The tradition of preserving food, whether fruit, vegetables, meat or cheese is so fundamental to the cuisine of each Italian region and is one that still lies very close to the hearts of many, who cannot do without their mother’s plum jam, their nonna’s preserved mushrooms in oil or their neighbour’s own prosciutto.
Preserves, the topic of this month’s Italian Table Talk, where four food bloggers discuss an aspect or tradition of Italian cuisine, is appropriate as the Italian summer is a time for collecting the season’s abundant fruit and vegetables and preserving them for the winter. Be sure to check out what’s cooking in Juls Kitchen for her story behind French beans preserved in oil, as well as Valeria from Love Life Food‘s Eggplant sauce and Jasmine of Labna‘s gherkins.
The first thing that immediately comes to my (English language) mind when I think of preserves is jam. Jam is made all over the peninsula, from bountiful fruit that grows in backyards, weighing down branches, or baskets of cheap produce found in the market.
Pellegrino Artusi, who you could think of as the grandfather of Italian cooking, has an entire chapter dedicated to conserve (conserves, jellies or jams, which are also known as marmellate in Italian) in his 1891 cookbook, Science in the Kitchen and the Art of Eating Well. In his introduction to the chapter he describes how fruit jams are handy to have in the house, not only for their use in desserts (what would people do without the beloved crostata di marmellata?) but also for breakfast and as “un ottimo spuntino”, an ideal snack.
It’s interesting to note that the very first recipe in the chapter is one not actually for jam but for la conserva, the queen of conserves for all Italians, which is preserved tomato. More than a recipe, it’s a description of one of the millions of ways tomato puree is traditionally made in households across Italy with summer’s abundant tomatoes, bottled for use throughout the year.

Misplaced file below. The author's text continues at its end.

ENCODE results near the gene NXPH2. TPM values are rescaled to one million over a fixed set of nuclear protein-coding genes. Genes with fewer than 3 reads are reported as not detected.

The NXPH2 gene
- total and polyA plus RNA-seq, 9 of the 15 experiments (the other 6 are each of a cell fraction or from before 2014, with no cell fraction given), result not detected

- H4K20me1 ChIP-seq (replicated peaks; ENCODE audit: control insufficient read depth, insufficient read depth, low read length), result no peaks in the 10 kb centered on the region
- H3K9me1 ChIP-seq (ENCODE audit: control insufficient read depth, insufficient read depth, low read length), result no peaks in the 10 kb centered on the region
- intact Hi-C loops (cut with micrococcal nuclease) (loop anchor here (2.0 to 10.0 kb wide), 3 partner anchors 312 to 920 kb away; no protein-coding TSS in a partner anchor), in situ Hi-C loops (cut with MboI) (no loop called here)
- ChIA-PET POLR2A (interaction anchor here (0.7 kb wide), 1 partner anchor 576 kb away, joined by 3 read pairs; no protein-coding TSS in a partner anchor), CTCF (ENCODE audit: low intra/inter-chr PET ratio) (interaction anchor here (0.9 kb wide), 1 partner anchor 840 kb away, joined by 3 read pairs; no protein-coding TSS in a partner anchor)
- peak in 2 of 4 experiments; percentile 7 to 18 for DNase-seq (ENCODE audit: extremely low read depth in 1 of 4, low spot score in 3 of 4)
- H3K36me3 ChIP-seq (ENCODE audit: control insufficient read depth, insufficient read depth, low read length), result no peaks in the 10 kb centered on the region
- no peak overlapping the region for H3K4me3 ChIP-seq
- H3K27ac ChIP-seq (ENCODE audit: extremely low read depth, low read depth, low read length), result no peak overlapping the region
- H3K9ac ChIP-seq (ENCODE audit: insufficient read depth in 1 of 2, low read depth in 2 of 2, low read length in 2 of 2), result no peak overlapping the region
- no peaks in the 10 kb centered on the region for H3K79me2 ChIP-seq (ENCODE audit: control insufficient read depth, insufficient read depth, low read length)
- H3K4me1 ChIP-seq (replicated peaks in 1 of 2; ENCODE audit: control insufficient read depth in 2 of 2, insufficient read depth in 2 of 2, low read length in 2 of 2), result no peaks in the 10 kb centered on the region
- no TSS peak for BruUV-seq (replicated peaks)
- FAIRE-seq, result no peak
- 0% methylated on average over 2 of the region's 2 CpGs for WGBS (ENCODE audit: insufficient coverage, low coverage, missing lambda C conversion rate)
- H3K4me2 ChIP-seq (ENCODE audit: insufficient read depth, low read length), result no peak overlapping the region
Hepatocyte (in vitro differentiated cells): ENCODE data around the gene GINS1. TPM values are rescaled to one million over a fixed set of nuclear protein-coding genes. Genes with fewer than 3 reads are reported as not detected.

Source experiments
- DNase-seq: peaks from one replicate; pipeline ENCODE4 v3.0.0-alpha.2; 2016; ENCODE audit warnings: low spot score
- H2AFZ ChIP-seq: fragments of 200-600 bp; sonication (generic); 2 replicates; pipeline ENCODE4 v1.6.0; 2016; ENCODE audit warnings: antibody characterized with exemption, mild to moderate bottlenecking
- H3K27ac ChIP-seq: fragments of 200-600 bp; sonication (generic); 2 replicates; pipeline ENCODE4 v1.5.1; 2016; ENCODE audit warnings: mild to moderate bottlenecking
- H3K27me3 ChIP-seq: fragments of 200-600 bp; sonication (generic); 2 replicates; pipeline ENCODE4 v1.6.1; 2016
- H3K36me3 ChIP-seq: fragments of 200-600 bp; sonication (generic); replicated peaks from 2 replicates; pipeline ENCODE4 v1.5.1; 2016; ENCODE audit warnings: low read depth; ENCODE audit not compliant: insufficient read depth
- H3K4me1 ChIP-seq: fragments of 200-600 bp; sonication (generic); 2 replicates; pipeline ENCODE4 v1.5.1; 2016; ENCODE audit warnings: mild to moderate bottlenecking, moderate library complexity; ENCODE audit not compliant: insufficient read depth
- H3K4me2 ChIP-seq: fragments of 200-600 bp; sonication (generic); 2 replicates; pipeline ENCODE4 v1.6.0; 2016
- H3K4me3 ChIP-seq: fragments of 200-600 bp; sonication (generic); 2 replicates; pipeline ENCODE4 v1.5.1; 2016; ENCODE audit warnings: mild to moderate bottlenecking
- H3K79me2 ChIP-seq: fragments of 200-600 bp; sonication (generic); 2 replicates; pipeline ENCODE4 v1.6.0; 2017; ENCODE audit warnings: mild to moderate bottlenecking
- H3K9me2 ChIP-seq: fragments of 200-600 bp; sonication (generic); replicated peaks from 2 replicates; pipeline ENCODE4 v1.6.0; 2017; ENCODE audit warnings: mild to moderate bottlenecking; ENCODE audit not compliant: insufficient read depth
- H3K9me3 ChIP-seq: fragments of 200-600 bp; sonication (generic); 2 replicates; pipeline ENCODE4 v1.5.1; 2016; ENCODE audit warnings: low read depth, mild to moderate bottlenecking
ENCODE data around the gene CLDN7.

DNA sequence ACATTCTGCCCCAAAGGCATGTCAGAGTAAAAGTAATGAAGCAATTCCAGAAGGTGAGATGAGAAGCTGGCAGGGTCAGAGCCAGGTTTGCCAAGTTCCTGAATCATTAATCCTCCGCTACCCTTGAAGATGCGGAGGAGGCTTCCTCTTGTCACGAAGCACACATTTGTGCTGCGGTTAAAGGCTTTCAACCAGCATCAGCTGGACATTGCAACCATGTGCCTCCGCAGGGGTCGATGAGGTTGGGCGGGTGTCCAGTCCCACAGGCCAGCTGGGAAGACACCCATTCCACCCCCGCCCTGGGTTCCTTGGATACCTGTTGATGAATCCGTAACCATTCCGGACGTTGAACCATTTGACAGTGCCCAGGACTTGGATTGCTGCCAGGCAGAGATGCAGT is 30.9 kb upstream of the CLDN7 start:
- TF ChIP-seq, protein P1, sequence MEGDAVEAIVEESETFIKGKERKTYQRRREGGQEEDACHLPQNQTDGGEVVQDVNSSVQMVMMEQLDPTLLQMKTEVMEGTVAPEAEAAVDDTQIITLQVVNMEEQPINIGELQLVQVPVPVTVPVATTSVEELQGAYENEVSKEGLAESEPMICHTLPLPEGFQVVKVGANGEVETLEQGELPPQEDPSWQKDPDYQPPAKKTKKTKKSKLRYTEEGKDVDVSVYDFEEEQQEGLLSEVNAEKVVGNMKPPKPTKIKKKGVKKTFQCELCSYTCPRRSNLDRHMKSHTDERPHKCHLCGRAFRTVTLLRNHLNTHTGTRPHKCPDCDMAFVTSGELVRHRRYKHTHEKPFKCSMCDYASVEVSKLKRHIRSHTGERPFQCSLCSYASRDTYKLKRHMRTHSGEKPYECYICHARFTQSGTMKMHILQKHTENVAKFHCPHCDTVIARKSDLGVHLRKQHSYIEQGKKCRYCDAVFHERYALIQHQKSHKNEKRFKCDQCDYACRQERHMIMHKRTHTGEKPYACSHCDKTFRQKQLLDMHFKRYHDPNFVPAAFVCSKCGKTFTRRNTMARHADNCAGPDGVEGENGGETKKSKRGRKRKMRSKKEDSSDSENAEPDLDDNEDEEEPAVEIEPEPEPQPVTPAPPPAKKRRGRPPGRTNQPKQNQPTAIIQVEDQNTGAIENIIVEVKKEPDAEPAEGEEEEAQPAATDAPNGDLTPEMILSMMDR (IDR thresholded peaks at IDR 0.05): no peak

Included in Artusi’s jam recipes are the usual suspects such as apricot, plum, blackberry, raspberry, quince, currant and orange. Some of the more unusual jam recipes are for hawthorn berries, rose petals (my favourite) and this one here – tomato jam. A sweet tomato jam.
Artusi treats the tomato like any other fruit – remove the seeds, add the rind and juice of a lemon, plenty of sugar and the fruit. He opens the recipe with a line from Dante (who else quotes Dante in a cookbook but Artusi?), Ch’ogni erbe si conosce per lo seme (literally, “every herb is known by its seed”), which essentially is to say that without the seeds in the jam, it’s difficult for anyone to guess what fruit this jam is actually made out of.
We are generally unfamiliar with eating tomato in a sweet way, and it really becomes almost unrecognisable in this jam, perhaps only its vermilion-red colour giving it away. If you didn’t know it was tomato, the flavour of this jam is actually hard to pin-point. One friend who was tested said it tasted a little like kumquat jam – or is that the lemon coming through?
It’s wonderful just spread on toasted bread, like any homemade jam, for breakfast, but try it also as an elegant snack, lathered on bread with (homemade) ricotta or goat’s curd and some fresh thyme.
Artusi’s Sweet Tomato Jam
Recipe No. 733
Artusi recommends using mature, round tomatoes and points out that it’s difficult to calculate the correct amount of sugar for this recipe because it depends in part on how watery your tomatoes are, so use the measurement below as a guide and adjust if you need. This recipe makes around 500 grams of jam.
- 1 kg of mature tomatoes
- 300 gr sugar
- Juice and zest of 1 lemon
- Vanilla bean, cut in half lengthways and seeds scraped (Artusi actually calls for vanilla essence, but how much nicer is a real vanilla bean?)
Remove the skin of the tomatoes by first scoring a cross on their bottoms, then blanching them in boiling water for a minute or two then plunging them into cold water – the skins will peel right off. Cut them into quarters and with a teaspoon, remove all the seeds. Chop the tomato flesh.
In a large pot dissolve the sugar in a little water (precisely “two fingers” worth of water in a glass according to Artusi), add lemon juice and zest. When the sugar has dissolved, add the chopped tomatoes and bring to a gentle boil, without the lid. Stir every now and then, keeping an eye out for any seeds that you may have missed and remove them. Just before the jam is done, scrape the vanilla in to the jam.
To test when the jam is ready, drop a teaspoon of it on a cold plate and tilt it slightly – if it runs off the plate and is syrupy, it’s not ready; if it holds the blobby, jammy shape that jam should be, it’s done! Pour into small jars and seal.
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